Five years of observational follow-up data from the RISA and AIR 2 trials have been published recently, providing data for participants who received bronchial thermoplasty during the trial period (but not for the control groups). Participants treated with thermoplasty in the RISA trial showed a non–statistically significant decrease in the number of visits to the emergency department during the five-year follow-up period (mean of 0.12 visits/participant/y) compared with the year before receiving the intervention (0.36 visits/participant/y). These participants also showed a decrease in the number of hospitalisations during follow-up (overall rate of 0.23 hospitalisations/participant/y during five years) compared with hospitalisation experienced before the intervention (0.71 hospitalisations/participant/y) (Pavord 2013). At five years of follow-up, participants treated with bronchial thermoplasty in the AIR 2 trial showed a maintained decrease in the rate of severe exacerbations in comparison with the year before treatment. In this trial, the proportions of participants who had severe exacerbations in each follow-up year compared with the first year after thermoplasty were not significantly different. The reduction in the proportion of participants experiencing severe exacerbations in the year after thermoplasty (30.9%) compared with the 12 months before thermoplasty (51.6%) was maintained during the follow-up period (average decrease of 44%) (Wechsler 2013). Results from the US Food and Drug Administration (FDA) post-approval study, with estimated completion during 2018, should bring new data on the durability of the efficacy and safety of the procedure (NCT01350336).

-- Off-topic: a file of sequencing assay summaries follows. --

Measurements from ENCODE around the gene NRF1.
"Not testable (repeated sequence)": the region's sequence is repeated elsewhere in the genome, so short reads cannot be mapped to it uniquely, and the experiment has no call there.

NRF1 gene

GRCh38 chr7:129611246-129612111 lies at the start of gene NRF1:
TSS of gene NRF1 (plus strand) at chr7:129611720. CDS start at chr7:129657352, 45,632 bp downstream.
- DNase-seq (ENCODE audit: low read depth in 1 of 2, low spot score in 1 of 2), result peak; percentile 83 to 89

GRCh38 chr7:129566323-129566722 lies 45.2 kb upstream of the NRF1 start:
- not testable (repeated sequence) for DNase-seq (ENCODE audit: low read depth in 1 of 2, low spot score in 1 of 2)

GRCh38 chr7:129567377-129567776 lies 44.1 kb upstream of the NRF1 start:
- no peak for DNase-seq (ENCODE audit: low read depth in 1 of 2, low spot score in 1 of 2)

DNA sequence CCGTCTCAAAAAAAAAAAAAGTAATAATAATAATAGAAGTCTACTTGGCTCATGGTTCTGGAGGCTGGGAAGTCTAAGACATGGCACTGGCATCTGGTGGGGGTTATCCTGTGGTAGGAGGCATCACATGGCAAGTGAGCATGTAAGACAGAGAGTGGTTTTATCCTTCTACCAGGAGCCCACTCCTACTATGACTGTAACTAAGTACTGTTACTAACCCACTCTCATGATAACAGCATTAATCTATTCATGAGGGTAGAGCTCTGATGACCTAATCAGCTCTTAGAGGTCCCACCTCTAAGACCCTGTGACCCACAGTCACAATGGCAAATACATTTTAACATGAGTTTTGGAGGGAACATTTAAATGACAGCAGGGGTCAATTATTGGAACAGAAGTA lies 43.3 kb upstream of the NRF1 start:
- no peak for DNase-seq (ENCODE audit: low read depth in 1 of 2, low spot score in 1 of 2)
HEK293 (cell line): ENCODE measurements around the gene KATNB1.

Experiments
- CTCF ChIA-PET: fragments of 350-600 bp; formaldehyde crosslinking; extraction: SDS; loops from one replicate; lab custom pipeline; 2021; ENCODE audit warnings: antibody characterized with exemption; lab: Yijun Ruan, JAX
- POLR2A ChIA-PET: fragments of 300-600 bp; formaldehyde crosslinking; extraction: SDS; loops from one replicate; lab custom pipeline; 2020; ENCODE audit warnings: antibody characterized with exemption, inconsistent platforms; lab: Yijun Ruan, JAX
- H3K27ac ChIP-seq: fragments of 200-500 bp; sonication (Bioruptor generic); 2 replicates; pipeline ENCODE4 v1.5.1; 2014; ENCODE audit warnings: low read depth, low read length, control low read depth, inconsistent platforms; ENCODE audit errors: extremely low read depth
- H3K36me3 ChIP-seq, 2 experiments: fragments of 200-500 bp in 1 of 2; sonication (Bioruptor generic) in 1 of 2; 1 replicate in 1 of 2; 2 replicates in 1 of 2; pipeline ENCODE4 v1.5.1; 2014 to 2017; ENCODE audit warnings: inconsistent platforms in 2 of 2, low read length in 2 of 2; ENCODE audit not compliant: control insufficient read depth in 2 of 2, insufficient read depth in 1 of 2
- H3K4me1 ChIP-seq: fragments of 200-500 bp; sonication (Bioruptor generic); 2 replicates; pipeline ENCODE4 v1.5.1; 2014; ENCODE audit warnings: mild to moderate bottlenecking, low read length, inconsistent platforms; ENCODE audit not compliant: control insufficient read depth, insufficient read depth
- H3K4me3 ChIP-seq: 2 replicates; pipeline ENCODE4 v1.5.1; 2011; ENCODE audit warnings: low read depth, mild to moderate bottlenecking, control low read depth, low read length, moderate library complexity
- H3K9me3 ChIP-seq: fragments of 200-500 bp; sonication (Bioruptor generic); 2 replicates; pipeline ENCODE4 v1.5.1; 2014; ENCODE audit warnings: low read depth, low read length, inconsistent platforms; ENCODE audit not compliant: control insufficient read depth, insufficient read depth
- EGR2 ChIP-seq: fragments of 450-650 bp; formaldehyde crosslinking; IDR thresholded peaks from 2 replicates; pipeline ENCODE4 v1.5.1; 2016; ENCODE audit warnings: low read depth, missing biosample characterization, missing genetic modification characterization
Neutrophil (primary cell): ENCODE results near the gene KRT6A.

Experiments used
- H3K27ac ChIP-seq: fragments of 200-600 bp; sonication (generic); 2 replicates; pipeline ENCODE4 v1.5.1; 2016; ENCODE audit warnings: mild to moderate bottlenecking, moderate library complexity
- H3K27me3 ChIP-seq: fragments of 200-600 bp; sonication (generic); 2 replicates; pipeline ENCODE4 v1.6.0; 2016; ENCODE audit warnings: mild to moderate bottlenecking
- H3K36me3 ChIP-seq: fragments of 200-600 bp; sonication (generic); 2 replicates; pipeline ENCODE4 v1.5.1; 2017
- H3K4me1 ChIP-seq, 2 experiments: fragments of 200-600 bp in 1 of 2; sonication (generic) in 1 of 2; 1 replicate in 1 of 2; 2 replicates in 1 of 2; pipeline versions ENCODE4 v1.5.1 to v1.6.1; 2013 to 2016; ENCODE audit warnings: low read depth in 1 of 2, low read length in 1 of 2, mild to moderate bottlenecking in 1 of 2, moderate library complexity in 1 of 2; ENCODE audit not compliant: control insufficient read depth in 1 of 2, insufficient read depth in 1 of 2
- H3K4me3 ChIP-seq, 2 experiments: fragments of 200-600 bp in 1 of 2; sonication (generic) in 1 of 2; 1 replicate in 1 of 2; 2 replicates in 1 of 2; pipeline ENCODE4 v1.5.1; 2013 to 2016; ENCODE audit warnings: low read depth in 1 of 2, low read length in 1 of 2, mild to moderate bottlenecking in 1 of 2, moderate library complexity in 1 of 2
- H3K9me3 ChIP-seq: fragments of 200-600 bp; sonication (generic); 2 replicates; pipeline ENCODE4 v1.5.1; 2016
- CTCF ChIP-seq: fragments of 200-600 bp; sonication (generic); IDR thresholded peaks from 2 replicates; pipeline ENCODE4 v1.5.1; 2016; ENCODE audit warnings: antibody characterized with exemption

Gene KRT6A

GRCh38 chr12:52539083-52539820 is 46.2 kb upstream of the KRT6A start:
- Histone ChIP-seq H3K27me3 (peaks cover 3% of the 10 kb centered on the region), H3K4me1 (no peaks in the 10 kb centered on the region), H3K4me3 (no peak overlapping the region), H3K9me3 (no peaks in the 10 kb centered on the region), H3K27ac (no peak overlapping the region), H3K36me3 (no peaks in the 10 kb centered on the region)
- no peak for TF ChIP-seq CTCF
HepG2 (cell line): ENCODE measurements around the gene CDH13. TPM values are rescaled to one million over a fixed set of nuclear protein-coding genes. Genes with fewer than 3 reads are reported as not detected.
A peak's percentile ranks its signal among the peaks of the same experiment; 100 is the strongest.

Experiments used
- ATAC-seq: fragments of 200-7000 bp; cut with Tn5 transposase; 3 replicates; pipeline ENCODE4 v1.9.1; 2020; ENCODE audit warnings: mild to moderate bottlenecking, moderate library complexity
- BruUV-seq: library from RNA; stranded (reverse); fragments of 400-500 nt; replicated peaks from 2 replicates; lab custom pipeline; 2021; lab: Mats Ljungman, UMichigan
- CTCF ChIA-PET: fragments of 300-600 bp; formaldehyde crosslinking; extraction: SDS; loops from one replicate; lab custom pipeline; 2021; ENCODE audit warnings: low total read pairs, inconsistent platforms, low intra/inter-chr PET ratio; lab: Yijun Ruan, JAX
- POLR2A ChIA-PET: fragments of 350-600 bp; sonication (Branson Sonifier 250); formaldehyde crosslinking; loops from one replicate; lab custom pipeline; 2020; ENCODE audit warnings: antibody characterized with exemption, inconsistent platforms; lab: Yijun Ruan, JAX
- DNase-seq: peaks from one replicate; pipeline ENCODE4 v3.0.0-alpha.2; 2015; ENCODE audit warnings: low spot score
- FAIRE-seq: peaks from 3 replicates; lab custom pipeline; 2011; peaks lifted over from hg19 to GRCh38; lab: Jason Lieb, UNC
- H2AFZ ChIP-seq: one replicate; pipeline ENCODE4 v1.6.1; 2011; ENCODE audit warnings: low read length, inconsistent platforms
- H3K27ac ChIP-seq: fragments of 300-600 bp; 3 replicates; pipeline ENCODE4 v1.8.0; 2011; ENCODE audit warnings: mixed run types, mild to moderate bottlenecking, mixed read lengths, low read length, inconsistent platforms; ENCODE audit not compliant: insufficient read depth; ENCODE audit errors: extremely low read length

Overall completeness and applicability of evidence